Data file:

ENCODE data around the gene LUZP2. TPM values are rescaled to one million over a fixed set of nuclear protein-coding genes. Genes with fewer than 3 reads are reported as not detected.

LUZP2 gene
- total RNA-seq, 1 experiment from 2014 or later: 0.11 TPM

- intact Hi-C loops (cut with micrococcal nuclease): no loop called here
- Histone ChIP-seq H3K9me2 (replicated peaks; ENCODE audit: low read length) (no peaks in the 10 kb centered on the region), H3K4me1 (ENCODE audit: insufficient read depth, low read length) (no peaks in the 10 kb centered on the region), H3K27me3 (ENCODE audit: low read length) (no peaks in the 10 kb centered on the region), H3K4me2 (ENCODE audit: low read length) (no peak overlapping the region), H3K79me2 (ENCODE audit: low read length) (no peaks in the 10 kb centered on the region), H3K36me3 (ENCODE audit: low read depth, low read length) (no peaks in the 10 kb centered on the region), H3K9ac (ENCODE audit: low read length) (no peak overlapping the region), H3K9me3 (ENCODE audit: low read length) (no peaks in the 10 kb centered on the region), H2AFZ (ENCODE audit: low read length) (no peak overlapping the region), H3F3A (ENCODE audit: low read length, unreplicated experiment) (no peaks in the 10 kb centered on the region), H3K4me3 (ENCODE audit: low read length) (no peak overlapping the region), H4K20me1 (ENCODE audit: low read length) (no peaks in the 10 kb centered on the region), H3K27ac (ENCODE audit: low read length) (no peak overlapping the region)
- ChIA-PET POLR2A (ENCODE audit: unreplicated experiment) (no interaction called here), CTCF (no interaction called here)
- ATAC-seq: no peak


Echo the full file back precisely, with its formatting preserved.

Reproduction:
ENCODE data around the gene LUZP2. TPM values are rescaled to one million over a fixed set of nuclear protein-coding genes. Genes with fewer than 3 reads are reported as not detected.

LUZP2 gene
- total RNA-seq, 1 experiment from 2014 or later: 0.11 TPM

- intact Hi-C loops (cut with micrococcal nuclease): no loop called here
- Histone ChIP-seq H3K9me2 (replicated peaks; ENCODE audit: low read length) (no peaks in the 10 kb centered on the region), H3K4me1 (ENCODE audit: insufficient read depth, low read length) (no peaks in the 10 kb centered on the region), H3K27me3 (ENCODE audit: low read length) (no peaks in the 10 kb centered on the region), H3K4me2 (ENCODE audit: low read length) (no peak overlapping the region), H3K79me2 (ENCODE audit: low read length) (no peaks in the 10 kb centered on the region), H3K36me3 (ENCODE audit: low read depth, low read length) (no peaks in the 10 kb centered on the region), H3K9ac (ENCODE audit: low read length) (no peak overlapping the region), H3K9me3 (ENCODE audit: low read length) (no peaks in the 10 kb centered on the region), H2AFZ (ENCODE audit: low read length) (no peak overlapping the region), H3F3A (ENCODE audit: low read length, unreplicated experiment) (no peaks in the 10 kb centered on the region), H3K4me3 (ENCODE audit: low read length) (no peak overlapping the region), H4K20me1 (ENCODE audit: low read length) (no peaks in the 10 kb centered on the region), H3K27ac (ENCODE audit: low read length) (no peak overlapping the region)
- ChIA-PET POLR2A (ENCODE audit: unreplicated experiment) (no interaction called here), CTCF (no interaction called here)
- ATAC-seq: no peak